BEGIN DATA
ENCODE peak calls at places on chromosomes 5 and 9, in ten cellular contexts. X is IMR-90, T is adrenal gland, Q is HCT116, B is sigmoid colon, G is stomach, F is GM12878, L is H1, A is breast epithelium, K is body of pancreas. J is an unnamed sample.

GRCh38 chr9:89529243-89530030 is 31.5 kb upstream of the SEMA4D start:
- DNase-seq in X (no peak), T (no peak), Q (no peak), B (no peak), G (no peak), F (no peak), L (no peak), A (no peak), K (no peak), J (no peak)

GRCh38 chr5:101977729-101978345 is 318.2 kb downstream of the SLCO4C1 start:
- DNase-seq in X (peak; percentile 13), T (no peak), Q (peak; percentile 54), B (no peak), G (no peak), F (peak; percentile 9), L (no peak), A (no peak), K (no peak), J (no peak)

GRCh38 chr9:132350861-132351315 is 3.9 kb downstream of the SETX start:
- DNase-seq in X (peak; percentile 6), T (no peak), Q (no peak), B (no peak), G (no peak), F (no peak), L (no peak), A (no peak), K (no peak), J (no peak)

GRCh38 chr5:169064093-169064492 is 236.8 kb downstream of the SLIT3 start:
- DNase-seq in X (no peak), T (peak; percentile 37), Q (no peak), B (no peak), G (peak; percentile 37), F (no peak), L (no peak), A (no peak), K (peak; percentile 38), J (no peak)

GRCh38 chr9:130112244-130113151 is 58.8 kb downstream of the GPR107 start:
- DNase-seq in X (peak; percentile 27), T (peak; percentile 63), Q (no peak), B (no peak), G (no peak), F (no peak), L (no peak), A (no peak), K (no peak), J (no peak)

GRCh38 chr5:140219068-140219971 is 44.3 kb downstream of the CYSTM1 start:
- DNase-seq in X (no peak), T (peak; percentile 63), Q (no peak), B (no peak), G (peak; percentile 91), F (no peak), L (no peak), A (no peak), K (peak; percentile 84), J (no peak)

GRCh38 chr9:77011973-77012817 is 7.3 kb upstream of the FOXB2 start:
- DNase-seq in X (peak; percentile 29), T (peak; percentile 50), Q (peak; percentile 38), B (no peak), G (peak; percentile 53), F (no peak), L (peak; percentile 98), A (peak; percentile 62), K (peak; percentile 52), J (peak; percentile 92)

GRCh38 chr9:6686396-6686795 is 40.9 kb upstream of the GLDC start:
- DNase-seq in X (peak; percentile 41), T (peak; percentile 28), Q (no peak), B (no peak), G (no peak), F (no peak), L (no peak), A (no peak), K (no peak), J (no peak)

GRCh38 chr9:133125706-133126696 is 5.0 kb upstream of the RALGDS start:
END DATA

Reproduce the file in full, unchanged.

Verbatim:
ENCODE peak calls at places on chromosomes 5 and 9, in ten cellular contexts. X is IMR-90, T is adrenal gland, Q is HCT116, B is sigmoid colon, G is stomach, F is GM12878, L is H1, A is breast epithelium, K is body of pancreas. J is an unnamed sample.

GRCh38 chr9:89529243-89530030 is 31.5 kb upstream of the SEMA4D start:
- DNase-seq in X (no peak), T (no peak), Q (no peak), B (no peak), G (no peak), F (no peak), L (no peak), A (no peak), K (no peak), J (no peak)

GRCh38 chr5:101977729-101978345 is 318.2 kb downstream of the SLCO4C1 start:
- DNase-seq in X (peak; percentile 13), T (no peak), Q (peak; percentile 54), B (no peak), G (no peak), F (peak; percentile 9), L (no peak), A (no peak), K (no peak), J (no peak)

GRCh38 chr9:132350861-132351315 is 3.9 kb downstream of the SETX start:
- DNase-seq in X (peak; percentile 6), T (no peak), Q (no peak), B (no peak), G (no peak), F (no peak), L (no peak), A (no peak), K (no peak), J (no peak)

GRCh38 chr5:169064093-169064492 is 236.8 kb downstream of the SLIT3 start:
- DNase-seq in X (no peak), T (peak; percentile 37), Q (no peak), B (no peak), G (peak; percentile 37), F (no peak), L (no peak), A (no peak), K (peak; percentile 38), J (no peak)

GRCh38 chr9:130112244-130113151 is 58.8 kb downstream of the GPR107 start:
- DNase-seq in X (peak; percentile 27), T (peak; percentile 63), Q (no peak), B (no peak), G (no peak), F (no peak), L (no peak), A (no peak), K (no peak), J (no peak)

GRCh38 chr5:140219068-140219971 is 44.3 kb downstream of the CYSTM1 start:
- DNase-seq in X (no peak), T (peak; percentile 63), Q (no peak), B (no peak), G (peak; percentile 91), F (no peak), L (no peak), A (no peak), K (peak; percentile 84), J (no peak)

GRCh38 chr9:77011973-77012817 is 7.3 kb upstream of the FOXB2 start:
- DNase-seq in X (peak; percentile 29), T (peak; percentile 50), Q (peak; percentile 38), B (no peak), G (peak; percentile 53), F (no peak), L (peak; percentile 98), A (peak; percentile 62), K (peak; percentile 52), J (peak; percentile 92)

GRCh38 chr9:6686396-6686795 is 40.9 kb upstream of the GLDC start:
- DNase-seq in X (peak; percentile 41), T (peak; percentile 28), Q (no peak), B (no peak), G (no peak), F (no peak), L (no peak), A (no peak), K (no peak), J (no peak)

GRCh38 chr9:133125706-133126696 is 5.0 kb upstream of the RALGDS start: